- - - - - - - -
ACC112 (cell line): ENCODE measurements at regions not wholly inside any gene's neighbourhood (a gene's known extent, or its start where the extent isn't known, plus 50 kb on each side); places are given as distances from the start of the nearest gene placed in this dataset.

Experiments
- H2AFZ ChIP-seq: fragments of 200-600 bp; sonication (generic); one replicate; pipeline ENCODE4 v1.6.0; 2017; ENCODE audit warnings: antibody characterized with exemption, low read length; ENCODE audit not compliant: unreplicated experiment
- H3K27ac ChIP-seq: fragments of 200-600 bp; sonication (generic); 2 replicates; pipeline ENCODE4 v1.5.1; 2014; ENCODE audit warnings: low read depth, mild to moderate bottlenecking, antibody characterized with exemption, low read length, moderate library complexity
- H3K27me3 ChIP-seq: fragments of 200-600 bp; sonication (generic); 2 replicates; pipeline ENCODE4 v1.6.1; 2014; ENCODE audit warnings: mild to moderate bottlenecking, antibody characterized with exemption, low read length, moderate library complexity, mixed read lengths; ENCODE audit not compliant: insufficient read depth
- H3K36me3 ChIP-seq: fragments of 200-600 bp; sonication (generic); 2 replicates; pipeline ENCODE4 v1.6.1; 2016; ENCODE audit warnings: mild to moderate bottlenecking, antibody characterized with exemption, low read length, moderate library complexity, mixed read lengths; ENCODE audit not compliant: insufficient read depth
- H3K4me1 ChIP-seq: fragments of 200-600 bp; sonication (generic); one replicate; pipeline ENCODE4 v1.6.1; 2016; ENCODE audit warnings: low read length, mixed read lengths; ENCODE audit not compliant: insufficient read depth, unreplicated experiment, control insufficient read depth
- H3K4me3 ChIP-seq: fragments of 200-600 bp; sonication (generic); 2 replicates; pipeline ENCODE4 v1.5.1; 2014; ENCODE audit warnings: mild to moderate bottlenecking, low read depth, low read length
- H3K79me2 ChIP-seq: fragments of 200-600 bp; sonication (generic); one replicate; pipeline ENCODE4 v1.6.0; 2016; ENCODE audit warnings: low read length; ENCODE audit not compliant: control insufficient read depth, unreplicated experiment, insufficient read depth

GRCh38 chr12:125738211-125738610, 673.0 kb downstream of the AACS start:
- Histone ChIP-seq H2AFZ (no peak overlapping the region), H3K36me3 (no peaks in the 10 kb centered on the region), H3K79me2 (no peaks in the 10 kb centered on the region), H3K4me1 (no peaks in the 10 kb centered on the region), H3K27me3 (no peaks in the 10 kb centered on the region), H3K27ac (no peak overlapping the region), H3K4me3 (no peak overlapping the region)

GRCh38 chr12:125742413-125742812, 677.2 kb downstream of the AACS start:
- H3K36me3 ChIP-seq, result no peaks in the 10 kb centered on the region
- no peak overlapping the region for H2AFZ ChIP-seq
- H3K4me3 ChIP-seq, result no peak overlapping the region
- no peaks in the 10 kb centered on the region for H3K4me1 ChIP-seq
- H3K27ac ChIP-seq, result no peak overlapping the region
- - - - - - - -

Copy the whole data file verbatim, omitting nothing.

ACC112 (cell line): ENCODE measurements at regions not wholly inside any gene's neighbourhood (a gene's known extent, or its start where the extent isn't known, plus 50 kb on each side); places are given as distances from the start of the nearest gene placed in this dataset.

Experiments
- H2AFZ ChIP-seq: fragments of 200-600 bp; sonication (generic); one replicate; pipeline ENCODE4 v1.6.0; 2017; ENCODE audit warnings: antibody characterized with exemption, low read length; ENCODE audit not compliant: unreplicated experiment
- H3K27ac ChIP-seq: fragments of 200-600 bp; sonication (generic); 2 replicates; pipeline ENCODE4 v1.5.1; 2014; ENCODE audit warnings: low read depth, mild to moderate bottlenecking, antibody characterized with exemption, low read length, moderate library complexity
- H3K27me3 ChIP-seq: fragments of 200-600 bp; sonication (generic); 2 replicates; pipeline ENCODE4 v1.6.1; 2014; ENCODE audit warnings: mild to moderate bottlenecking, antibody characterized with exemption, low read length, moderate library complexity, mixed read lengths; ENCODE audit not compliant: insufficient read depth
- H3K36me3 ChIP-seq: fragments of 200-600 bp; sonication (generic); 2 replicates; pipeline ENCODE4 v1.6.1; 2016; ENCODE audit warnings: mild to moderate bottlenecking, antibody characterized with exemption, low read length, moderate library complexity, mixed read lengths; ENCODE audit not compliant: insufficient read depth
- H3K4me1 ChIP-seq: fragments of 200-600 bp; sonication (generic); one replicate; pipeline ENCODE4 v1.6.1; 2016; ENCODE audit warnings: low read length, mixed read lengths; ENCODE audit not compliant: insufficient read depth, unreplicated experiment, control insufficient read depth
- H3K4me3 ChIP-seq: fragments of 200-600 bp; sonication (generic); 2 replicates; pipeline ENCODE4 v1.5.1; 2014; ENCODE audit warnings: mild to moderate bottlenecking, low read depth, low read length
- H3K79me2 ChIP-seq: fragments of 200-600 bp; sonication (generic); one replicate; pipeline ENCODE4 v1.6.0; 2016; ENCODE audit warnings: low read length; ENCODE audit not compliant: control insufficient read depth, unreplicated experiment, insufficient read depth

GRCh38 chr12:125738211-125738610, 673.0 kb downstream of the AACS start:
- Histone ChIP-seq H2AFZ (no peak overlapping the region), H3K36me3 (no peaks in the 10 kb centered on the region), H3K79me2 (no peaks in the 10 kb centered on the region), H3K4me1 (no peaks in the 10 kb centered on the region), H3K27me3 (no peaks in the 10 kb centered on the region), H3K27ac (no peak overlapping the region), H3K4me3 (no peak overlapping the region)

GRCh38 chr12:125742413-125742812, 677.2 kb downstream of the AACS start:
- H3K36me3 ChIP-seq, result no peaks in the 10 kb centered on the region
- no peak overlapping the region for H2AFZ ChIP-seq
- H3K4me3 ChIP-seq, result no peak overlapping the region
- no peaks in the 10 kb centered on the region for H3K4me1 ChIP-seq
- H3K27ac ChIP-seq, result no peak overlapping the region